Mary Gauthier Songwriting Tips, Serving Others is The First
[This transcript is excerpted from the Songwriters’ TeleSummit.]
Viv: Mary, give us a little bit of a background on how you came to music. I know that you are a foodie and a restaurateur before you started doing your music career. Can you talk a little bit about how that transition occurred and what brought you into finding this voice of yours that is so extraordinary.
Mary: Well it’s a strange thing. I was in the restaurant business, I had partial ownership of a couple of restaurants, and I got arrested for drunk driving. And I had struggled with drugs and alcohol my whole life. This drunk driving arrest just put it over the top for me and I ended up getting sober. And, early on into my sobriety, I started wanting to be a songwriter. I had always wanted to write songs but I never really had the courage or the belief that I was capable. I just didn’t have enough presence. I was just too drunk basically. And too insecure. And so as I started down the road to recovery I found myself more and more sitting at a desk with a guitar trying to write songs and, oddly, I had a restaurant right next door to Berkelee College of Music. So most of my employees, and a vast number of my customers, were all musicians and writers. So I was surrounded at music central just accidentally. I didn’t mean to do that. It just happened that way. And so I found out there’s open mics where you go play songs that you wrote and the snowball started rolling down the mountain a couple years into my sobriety.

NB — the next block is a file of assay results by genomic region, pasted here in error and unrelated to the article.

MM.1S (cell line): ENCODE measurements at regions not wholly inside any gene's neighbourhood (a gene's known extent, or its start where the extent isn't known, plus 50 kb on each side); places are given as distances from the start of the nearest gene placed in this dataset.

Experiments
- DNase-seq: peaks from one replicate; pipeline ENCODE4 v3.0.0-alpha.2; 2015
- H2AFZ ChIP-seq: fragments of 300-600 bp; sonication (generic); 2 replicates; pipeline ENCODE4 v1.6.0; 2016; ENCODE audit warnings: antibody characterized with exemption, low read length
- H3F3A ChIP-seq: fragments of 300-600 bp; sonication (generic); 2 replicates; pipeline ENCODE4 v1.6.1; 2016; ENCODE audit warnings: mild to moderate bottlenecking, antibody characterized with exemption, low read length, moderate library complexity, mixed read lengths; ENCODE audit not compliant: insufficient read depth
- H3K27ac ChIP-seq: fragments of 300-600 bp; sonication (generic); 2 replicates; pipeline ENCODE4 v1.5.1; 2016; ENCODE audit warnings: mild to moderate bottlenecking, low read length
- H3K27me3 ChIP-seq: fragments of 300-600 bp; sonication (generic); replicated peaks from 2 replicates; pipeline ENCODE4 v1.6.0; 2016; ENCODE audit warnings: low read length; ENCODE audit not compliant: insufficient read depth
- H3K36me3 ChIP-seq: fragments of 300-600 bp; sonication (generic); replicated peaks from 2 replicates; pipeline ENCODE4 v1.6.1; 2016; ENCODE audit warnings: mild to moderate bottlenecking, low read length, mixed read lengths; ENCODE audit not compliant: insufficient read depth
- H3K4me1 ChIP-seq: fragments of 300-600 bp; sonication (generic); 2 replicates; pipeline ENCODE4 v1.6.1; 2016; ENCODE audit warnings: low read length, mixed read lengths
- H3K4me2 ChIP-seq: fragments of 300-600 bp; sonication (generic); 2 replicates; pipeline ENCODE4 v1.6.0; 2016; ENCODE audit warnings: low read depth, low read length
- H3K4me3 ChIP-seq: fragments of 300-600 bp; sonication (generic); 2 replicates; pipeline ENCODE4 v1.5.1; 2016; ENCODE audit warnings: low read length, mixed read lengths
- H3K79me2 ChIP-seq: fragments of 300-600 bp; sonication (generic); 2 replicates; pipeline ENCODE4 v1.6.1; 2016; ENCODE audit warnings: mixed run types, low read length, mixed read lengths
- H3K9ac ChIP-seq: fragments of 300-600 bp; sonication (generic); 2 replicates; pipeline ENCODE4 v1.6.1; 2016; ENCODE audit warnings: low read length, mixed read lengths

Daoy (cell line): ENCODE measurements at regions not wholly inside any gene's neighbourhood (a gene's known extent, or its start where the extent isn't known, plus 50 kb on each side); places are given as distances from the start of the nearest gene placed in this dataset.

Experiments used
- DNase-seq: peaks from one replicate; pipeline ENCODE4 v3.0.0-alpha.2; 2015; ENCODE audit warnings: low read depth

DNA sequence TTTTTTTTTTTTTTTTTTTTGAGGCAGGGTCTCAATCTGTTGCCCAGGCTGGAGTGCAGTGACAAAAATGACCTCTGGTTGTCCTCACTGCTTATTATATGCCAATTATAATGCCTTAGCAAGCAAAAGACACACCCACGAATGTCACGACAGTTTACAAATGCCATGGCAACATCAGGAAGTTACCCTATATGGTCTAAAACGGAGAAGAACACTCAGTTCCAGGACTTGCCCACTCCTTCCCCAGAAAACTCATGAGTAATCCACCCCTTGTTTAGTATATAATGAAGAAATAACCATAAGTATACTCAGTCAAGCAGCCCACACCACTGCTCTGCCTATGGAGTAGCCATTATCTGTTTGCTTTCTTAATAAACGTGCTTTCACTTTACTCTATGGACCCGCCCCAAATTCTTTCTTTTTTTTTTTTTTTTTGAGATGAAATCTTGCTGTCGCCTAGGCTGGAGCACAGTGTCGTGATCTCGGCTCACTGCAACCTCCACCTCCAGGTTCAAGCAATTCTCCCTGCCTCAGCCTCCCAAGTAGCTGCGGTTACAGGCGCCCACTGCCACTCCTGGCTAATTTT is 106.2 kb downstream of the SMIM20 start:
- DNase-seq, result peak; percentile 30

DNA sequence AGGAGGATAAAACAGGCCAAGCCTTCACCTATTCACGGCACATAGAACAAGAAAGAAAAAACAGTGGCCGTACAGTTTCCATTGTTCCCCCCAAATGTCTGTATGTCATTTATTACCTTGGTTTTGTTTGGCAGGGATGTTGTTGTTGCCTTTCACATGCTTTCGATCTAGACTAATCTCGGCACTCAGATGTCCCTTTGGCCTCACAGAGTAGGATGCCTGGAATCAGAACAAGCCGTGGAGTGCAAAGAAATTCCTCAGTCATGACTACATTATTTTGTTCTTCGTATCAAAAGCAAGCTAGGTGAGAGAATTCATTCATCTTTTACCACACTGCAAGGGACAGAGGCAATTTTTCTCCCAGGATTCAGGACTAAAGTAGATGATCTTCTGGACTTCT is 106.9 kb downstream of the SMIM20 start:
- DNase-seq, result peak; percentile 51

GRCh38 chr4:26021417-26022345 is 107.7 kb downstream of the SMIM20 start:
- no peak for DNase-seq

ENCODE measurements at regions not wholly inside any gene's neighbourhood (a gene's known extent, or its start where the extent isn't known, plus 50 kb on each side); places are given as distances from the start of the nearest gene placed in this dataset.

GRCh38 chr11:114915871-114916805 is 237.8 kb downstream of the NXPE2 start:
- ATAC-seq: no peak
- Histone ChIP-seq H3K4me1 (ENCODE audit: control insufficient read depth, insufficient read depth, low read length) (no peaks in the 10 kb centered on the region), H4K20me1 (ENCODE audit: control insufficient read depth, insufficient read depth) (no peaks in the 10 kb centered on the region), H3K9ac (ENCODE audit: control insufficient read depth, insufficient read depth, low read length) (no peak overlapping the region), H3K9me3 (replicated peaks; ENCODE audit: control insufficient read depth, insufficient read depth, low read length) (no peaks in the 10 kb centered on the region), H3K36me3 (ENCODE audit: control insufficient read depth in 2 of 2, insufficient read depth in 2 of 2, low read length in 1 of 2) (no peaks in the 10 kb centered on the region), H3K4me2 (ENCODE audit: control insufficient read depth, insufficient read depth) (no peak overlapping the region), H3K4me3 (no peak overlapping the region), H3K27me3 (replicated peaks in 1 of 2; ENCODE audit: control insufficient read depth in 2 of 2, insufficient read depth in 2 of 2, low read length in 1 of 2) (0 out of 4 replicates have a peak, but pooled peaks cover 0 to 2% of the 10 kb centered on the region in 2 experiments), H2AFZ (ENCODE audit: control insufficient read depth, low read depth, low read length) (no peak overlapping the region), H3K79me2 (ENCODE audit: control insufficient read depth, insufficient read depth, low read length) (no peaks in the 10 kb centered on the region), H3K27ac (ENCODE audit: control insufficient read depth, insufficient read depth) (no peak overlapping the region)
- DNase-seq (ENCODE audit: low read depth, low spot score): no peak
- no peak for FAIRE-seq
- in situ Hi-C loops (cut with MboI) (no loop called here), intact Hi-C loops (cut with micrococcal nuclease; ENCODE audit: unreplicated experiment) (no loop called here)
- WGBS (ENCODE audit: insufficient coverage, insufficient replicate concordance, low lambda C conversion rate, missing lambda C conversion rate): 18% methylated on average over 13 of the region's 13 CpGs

Viv: That’s an amazing story. That’s one that when, we were just talking about this in previous call, about how sometimes our weakness can actually be our saving grace. Or not even weakness but something that’s taking us down a wrong path or a debilitating action can actually turn out to be our greatest advocate.
Viv: Talk to us about finding your voice. Where do you recommend a singer songwriter start? Or any artist really?